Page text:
The 2022 Isaiah Berlin Lecture (Week 7, MT22)

beatrice longuenesse

In Lecture 1, I argued that the mental structure Freud called “ego” finds an ancestor in the mental structure Kant called the “empirical unity of apperception.” I left out of consideration an important structure of our mental life: that “part” or aspect of the ego Freud calls the “superego,” which he explicitly relates to Kant’s “categorical imperative” of morality. In this fourth Lecture, I continue the work begun in Lecture 1 and consider the connections between those two notions (Freud’s “superego” and Kant’s “categorical imperative”).

In addition, I introduce a notion which is connected, in Freud’s account, to that of “super­ego” but plays a distinctive role in Freud’s genealogy of our moral attitudes: the concept of the “ego-ideal.” I examine the role of ideals in Freud’s view of morality as compared to Kant’s. We encounter here a new dimension of what I have called Freud’s “naturalization” of the structures of mental life he found in Kant.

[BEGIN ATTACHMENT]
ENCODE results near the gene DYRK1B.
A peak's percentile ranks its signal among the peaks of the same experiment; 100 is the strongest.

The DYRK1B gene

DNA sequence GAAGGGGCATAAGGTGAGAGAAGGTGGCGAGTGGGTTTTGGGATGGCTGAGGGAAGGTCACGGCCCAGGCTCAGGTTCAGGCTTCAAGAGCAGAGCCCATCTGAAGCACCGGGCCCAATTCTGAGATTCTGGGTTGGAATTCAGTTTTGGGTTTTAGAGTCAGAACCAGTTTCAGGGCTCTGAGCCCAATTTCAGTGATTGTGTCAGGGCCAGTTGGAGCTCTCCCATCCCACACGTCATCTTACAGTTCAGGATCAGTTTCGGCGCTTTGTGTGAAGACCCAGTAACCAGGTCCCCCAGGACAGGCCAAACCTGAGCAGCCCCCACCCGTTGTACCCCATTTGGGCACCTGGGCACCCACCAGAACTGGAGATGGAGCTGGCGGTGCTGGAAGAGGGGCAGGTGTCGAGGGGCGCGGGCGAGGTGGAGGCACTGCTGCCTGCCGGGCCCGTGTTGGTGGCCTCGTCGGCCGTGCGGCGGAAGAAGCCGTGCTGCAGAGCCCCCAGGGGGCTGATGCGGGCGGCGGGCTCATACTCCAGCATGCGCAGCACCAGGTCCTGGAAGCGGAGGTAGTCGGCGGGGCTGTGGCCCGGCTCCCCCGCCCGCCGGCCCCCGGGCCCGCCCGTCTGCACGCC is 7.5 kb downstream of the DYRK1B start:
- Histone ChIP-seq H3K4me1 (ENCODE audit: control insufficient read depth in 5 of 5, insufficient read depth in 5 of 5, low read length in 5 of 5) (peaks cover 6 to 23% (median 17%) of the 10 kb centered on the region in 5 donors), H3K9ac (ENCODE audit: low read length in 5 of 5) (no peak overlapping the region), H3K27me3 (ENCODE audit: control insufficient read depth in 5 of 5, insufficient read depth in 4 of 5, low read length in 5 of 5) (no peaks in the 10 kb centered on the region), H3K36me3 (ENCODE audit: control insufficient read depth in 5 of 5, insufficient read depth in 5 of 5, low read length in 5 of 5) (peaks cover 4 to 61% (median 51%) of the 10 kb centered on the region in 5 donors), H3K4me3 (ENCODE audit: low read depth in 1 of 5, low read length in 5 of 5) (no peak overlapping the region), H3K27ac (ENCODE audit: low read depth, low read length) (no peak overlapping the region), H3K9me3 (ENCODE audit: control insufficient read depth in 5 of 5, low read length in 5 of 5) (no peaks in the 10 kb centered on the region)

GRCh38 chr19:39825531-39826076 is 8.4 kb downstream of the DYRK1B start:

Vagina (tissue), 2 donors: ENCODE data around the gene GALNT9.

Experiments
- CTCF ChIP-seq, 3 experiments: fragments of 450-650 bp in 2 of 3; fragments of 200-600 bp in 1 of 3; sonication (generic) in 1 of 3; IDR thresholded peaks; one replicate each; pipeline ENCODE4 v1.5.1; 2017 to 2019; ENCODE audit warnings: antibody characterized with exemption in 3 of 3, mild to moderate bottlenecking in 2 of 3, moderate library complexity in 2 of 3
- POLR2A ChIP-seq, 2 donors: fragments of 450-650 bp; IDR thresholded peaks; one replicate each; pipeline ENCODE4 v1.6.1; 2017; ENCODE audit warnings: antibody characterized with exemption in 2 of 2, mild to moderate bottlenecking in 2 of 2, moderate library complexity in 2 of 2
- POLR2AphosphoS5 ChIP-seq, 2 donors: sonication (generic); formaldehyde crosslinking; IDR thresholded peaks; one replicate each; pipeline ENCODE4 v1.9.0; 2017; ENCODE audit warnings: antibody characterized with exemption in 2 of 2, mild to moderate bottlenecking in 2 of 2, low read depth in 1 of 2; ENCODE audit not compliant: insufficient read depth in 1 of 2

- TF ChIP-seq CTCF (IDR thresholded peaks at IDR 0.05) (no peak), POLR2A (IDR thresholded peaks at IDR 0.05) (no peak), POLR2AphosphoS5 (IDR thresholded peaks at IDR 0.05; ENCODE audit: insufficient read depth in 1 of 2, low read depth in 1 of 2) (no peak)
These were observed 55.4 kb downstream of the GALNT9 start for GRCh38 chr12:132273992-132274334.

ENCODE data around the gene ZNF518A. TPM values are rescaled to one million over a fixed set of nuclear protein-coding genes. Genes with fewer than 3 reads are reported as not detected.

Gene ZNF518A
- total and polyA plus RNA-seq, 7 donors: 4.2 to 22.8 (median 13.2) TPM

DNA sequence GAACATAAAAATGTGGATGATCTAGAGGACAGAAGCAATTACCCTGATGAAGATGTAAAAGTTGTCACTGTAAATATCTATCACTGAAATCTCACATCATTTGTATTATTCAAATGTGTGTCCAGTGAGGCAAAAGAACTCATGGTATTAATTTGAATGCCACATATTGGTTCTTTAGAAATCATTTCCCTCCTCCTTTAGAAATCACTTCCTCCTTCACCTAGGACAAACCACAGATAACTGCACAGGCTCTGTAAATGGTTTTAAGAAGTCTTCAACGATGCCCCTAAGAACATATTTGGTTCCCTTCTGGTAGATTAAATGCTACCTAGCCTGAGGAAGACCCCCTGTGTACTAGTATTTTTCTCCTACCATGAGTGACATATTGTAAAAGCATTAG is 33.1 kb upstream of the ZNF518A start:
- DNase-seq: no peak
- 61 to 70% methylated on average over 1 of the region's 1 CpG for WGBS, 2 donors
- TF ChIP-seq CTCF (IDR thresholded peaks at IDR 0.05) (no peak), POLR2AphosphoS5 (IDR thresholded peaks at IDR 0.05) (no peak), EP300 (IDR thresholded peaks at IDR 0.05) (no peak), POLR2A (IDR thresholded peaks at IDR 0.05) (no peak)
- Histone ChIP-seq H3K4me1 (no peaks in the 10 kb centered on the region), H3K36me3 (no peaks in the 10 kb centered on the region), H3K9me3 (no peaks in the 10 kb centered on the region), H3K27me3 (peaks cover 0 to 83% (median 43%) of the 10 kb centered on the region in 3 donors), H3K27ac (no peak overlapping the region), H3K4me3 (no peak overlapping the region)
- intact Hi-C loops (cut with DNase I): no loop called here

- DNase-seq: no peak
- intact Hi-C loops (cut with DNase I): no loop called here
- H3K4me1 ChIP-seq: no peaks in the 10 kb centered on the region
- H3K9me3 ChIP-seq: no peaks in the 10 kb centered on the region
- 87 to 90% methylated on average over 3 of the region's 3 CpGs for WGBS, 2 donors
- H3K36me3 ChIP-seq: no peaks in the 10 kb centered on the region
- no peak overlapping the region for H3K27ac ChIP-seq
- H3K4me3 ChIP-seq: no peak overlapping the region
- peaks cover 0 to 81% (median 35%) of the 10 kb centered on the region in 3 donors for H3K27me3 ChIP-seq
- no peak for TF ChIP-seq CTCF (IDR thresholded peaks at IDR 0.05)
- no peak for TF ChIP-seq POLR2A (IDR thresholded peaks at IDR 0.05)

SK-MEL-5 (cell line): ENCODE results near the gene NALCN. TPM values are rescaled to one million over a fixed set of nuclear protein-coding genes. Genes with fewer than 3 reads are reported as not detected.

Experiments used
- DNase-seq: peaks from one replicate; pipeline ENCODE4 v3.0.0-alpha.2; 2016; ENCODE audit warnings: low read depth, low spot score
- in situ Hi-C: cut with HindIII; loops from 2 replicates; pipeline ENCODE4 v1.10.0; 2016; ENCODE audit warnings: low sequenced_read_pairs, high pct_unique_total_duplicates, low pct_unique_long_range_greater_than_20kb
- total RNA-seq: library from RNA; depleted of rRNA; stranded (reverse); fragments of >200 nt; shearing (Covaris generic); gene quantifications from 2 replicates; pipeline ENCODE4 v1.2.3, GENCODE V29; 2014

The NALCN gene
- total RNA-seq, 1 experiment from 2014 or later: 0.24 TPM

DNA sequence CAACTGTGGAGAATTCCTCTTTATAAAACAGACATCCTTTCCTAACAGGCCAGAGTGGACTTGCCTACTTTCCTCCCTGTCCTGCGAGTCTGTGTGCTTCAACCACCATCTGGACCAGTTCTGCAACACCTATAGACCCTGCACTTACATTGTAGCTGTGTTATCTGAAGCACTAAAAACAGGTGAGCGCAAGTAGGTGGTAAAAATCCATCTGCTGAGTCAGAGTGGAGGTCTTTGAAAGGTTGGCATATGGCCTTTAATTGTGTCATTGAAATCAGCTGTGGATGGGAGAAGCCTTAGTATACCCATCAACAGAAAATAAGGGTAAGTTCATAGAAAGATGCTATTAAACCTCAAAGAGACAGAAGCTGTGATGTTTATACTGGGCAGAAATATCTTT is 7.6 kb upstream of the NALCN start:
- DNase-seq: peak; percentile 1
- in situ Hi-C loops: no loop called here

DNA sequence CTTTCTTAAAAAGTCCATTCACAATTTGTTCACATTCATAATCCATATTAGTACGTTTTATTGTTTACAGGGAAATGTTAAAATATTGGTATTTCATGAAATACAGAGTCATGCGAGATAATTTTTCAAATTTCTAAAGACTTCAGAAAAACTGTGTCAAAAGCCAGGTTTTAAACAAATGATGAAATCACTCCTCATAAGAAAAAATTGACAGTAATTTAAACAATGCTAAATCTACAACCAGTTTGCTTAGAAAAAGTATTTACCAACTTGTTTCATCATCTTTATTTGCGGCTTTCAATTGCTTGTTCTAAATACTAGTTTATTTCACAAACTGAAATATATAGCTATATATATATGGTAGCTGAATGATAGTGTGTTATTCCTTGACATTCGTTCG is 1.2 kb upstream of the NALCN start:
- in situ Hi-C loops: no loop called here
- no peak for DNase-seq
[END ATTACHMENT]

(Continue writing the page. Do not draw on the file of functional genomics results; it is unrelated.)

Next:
I argue that Bernard Williams’s diagnosis of what he called the “morality system” is close to Freud’s diagnosis in both its positive and its negative aspects. I argue that both Williams’s and Freud’s diagnoses are eerily relevant for today’s moral quandaries.

In conclusion, I argue that Freud’s references to Kant throughout his mature work should be taken seriously. They should be taken seriously as a resource for understanding Freud’s thinking. But they should also be taken seriously by anyone sympathetic to Kant’s

transcendental approach to the mind but unpersuaded by Kant’s appeal to a purely intelligible world as the metaphysical ground for the structures of mental life he argues are necessary conditions for theoretical cognition, on the one hand; and moral responsibility, on the other. If we look for a naturalistic metaphysics of the mind as an alternative to the supernaturalistic metaphysics Kant offers as a ground for our a priori normative capacities, we could do worse than to take Freud’s metapsychology as a starting point of inquiry.